Step 16: Other Things You Can Do


If you have followed this chapter through from beginning to end, your system is about as secure as it possibly can be given the flaws in Microsoft Windows XP. In the future, Microsoft will integrate a lot of these fixes into the operating system and find new ways of making it more secure.

The company has taken a lot of criticism for its lax security focus and you can be sure that future releases of Internet Explorer will repair many of the holes in version 6.0 that was current as this book was being written. The next version of IE is slated for release in the fall of 2005.

Moving forward, you should consider adding several more tweaks to the system:

  • If a new web browser becomes available from Microsoft, hold off installing it until it's several months old (if you like to be conservative). A new browser will have new flaws. It'll take three to six months for these to be revealed.

  • Add an anti-spam program to your email program. I recommend Cloudmark Desktop from www. cloudmark .com.

  • Consider installing the Netcraft Anti-Phishing Toolbar for both Internet Explorer and Firefox from www. netcraft .com.

Know What You're Opening

One of the stupid things Windows does is hide file extensionsthe bit of the file name after the dot, such as .doc or .txt for what it considers to be familiar or known file types. These include JPG and DOC files, but also potentially harmful files such as EXE, PIF, DAT, and COM files, all of which can execute programming that can compromise your computer.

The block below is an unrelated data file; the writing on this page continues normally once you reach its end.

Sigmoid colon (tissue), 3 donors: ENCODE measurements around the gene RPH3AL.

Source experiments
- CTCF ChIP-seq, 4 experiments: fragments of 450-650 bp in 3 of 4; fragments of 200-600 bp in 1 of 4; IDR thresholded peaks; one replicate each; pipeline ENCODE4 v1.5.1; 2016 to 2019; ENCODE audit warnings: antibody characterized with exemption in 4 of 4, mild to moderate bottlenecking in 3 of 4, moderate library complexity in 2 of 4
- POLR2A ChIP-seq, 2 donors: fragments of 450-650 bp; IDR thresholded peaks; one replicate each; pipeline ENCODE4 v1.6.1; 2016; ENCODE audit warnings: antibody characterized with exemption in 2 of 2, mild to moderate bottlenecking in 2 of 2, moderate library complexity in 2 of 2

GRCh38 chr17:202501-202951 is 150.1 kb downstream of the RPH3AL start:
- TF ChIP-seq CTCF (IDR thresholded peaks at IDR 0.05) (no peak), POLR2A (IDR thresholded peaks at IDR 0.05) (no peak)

One well-known trick hackers use is to send an email with an attachment named something like sexygirl.jpg.exe , which appears in most mail programs as sexygirl.jpg when this option is turned on. You might click on it thinking it's a naughty, yet non security- threatening file, and wind up infecting your system.

There is an easy fix, though. Double-click My Computer, choose the Tools menu from the top, and select Folder Options. Then click the View tab, and uncheck the item that reads Hide Extensions for Known File Types, if it is checked (see Figure 9.32).

If you make this change, you see the extensions for all files. All you have to do is make sure you always pay attention to what you're clicking on when you receive a file attachment.


Figure 9.32. Reveal your file extensions so Windows lists the whole filename, including the file type that comes after the dot in the name.


The Absolute Minimum

  • Be sure you have a legitimate copy of Windows XP.

  • Get a copy of Service Pack 2 on CD from Microsoft.

  • Collect all your system drivers.

  • Get antivirus, anti-spyware, and firewall programs for your computer.

  • Set your BIOS so the CD or DVD drive is the first bootable device on the system.

  • Wipe your hard drive clean and install a fresh copy of Windows XP after disconnecting from the Internet.

  • Install drivers.

  • Install an antivirus program, two anti-spyware programs, and a firewall.

  • Install Service Pack 2.

  • Configure your security settings.

  • Install Firefox.

  • Reconnect to the Internet.

  • Use Windows Update to download security fixes and updates for your security programs.

  • Add extras such as anti-spam and anti-phishing programs.

  • Hold off on a new web browser from Microsoft until three to six month after it launches.





Absolute Beginners Guide To. Security, Spam, Spyware & Viruses
Absolute Beginners Guide to Security, Spam, Spyware & Viruses
ISBN: 0789734591
EAN: 2147483647
Year: 2005
Pages: 168

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